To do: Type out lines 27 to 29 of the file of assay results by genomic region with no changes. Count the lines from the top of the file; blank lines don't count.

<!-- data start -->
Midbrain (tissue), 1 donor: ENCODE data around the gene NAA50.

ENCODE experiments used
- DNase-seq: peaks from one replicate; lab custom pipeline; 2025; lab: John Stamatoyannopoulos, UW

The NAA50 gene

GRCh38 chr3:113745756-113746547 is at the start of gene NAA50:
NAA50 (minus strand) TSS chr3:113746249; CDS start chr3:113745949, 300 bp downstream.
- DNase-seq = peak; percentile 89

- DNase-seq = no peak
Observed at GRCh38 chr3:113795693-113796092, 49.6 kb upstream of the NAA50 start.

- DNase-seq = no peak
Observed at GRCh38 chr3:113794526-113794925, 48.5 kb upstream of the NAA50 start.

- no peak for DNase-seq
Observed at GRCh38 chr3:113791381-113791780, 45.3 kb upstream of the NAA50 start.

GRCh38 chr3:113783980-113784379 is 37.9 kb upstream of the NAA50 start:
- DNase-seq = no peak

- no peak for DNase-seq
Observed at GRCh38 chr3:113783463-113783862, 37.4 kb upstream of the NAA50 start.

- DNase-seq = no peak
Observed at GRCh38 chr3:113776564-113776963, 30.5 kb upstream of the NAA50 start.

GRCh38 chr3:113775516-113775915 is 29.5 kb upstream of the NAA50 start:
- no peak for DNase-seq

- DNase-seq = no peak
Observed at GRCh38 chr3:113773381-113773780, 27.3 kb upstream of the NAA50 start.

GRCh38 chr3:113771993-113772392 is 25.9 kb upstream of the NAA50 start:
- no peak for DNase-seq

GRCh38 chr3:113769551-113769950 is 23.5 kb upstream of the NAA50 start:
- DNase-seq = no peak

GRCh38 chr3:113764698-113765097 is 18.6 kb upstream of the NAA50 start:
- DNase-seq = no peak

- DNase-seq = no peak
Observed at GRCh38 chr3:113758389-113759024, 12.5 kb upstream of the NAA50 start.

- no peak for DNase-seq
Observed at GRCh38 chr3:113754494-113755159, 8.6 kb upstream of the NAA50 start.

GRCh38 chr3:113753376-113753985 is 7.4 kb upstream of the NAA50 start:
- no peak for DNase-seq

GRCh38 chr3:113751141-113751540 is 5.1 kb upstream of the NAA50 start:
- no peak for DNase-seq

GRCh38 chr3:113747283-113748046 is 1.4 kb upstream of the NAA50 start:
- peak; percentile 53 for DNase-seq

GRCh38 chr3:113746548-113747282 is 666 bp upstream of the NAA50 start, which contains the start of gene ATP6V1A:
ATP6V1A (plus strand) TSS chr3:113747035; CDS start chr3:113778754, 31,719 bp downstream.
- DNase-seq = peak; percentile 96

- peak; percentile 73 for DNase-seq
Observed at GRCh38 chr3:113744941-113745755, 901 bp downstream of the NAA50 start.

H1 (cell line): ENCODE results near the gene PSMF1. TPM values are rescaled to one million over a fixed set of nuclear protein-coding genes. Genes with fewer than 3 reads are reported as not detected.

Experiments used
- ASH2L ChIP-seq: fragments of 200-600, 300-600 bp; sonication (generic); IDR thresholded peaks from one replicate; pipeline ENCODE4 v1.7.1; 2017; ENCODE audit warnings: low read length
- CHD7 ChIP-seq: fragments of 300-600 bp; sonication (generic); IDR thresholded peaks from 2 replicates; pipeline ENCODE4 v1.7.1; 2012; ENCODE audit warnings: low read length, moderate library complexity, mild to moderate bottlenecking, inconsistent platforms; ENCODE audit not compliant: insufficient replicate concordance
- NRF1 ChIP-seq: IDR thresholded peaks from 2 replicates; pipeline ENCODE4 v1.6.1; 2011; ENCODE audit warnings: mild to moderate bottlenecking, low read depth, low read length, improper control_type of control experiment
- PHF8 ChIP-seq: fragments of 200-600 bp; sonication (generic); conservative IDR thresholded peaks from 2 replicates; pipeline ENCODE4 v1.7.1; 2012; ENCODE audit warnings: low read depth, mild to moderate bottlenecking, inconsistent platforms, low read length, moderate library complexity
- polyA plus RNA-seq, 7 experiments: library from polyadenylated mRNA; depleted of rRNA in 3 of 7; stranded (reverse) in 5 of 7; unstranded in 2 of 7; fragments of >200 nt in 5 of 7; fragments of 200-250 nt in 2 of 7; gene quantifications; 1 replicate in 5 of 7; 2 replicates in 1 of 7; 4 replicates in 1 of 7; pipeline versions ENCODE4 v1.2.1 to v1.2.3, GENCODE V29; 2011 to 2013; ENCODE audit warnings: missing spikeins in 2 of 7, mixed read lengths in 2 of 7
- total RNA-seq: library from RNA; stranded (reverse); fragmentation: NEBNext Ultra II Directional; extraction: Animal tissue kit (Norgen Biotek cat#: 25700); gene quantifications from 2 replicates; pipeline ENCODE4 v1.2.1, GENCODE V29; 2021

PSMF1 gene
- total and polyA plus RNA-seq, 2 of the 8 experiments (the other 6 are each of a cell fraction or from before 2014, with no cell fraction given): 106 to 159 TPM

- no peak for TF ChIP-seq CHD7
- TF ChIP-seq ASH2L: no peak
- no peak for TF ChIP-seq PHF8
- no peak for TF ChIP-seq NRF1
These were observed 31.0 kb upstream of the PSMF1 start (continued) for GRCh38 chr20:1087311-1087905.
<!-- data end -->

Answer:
- DNase-seq = no peak

GRCh38 chr3:113764698-113765097 is 18.6 kb upstream of the NAA50 start:
- DNase-seq = no peak